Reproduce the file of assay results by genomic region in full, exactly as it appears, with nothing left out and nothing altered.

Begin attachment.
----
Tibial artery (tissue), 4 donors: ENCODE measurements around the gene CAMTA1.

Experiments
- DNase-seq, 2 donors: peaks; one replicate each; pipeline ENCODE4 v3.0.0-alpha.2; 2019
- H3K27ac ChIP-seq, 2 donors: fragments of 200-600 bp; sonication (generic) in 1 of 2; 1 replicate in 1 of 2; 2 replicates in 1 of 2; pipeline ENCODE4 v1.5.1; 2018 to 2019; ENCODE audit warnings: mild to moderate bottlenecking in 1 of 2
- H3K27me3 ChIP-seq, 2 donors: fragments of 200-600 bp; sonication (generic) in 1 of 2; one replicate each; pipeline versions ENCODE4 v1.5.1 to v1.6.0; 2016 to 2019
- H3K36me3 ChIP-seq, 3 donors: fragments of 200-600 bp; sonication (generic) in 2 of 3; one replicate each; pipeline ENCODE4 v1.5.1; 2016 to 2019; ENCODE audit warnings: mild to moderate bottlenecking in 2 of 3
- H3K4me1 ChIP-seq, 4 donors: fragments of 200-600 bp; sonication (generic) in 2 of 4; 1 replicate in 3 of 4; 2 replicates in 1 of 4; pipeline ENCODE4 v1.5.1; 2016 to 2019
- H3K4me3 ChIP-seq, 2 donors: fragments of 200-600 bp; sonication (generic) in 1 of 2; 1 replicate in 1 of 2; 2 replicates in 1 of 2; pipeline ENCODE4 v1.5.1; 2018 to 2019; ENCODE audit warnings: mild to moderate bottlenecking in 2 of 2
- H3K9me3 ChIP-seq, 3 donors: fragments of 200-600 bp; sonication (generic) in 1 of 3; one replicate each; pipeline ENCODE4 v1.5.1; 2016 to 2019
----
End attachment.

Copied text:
Tibial artery (tissue), 4 donors: ENCODE measurements around the gene CAMTA1.

Experiments
- DNase-seq, 2 donors: peaks; one replicate each; pipeline ENCODE4 v3.0.0-alpha.2; 2019
- H3K27ac ChIP-seq, 2 donors: fragments of 200-600 bp; sonication (generic) in 1 of 2; 1 replicate in 1 of 2; 2 replicates in 1 of 2; pipeline ENCODE4 v1.5.1; 2018 to 2019; ENCODE audit warnings: mild to moderate bottlenecking in 1 of 2
- H3K27me3 ChIP-seq, 2 donors: fragments of 200-600 bp; sonication (generic) in 1 of 2; one replicate each; pipeline versions ENCODE4 v1.5.1 to v1.6.0; 2016 to 2019
- H3K36me3 ChIP-seq, 3 donors: fragments of 200-600 bp; sonication (generic) in 2 of 3; one replicate each; pipeline ENCODE4 v1.5.1; 2016 to 2019; ENCODE audit warnings: mild to moderate bottlenecking in 2 of 3
- H3K4me1 ChIP-seq, 4 donors: fragments of 200-600 bp; sonication (generic) in 2 of 4; 1 replicate in 3 of 4; 2 replicates in 1 of 4; pipeline ENCODE4 v1.5.1; 2016 to 2019
- H3K4me3 ChIP-seq, 2 donors: fragments of 200-600 bp; sonication (generic) in 1 of 2; 1 replicate in 1 of 2; 2 replicates in 1 of 2; pipeline ENCODE4 v1.5.1; 2018 to 2019; ENCODE audit warnings: mild to moderate bottlenecking in 2 of 2
- H3K9me3 ChIP-seq, 3 donors: fragments of 200-600 bp; sonication (generic) in 1 of 3; one replicate each; pipeline ENCODE4 v1.5.1; 2016 to 2019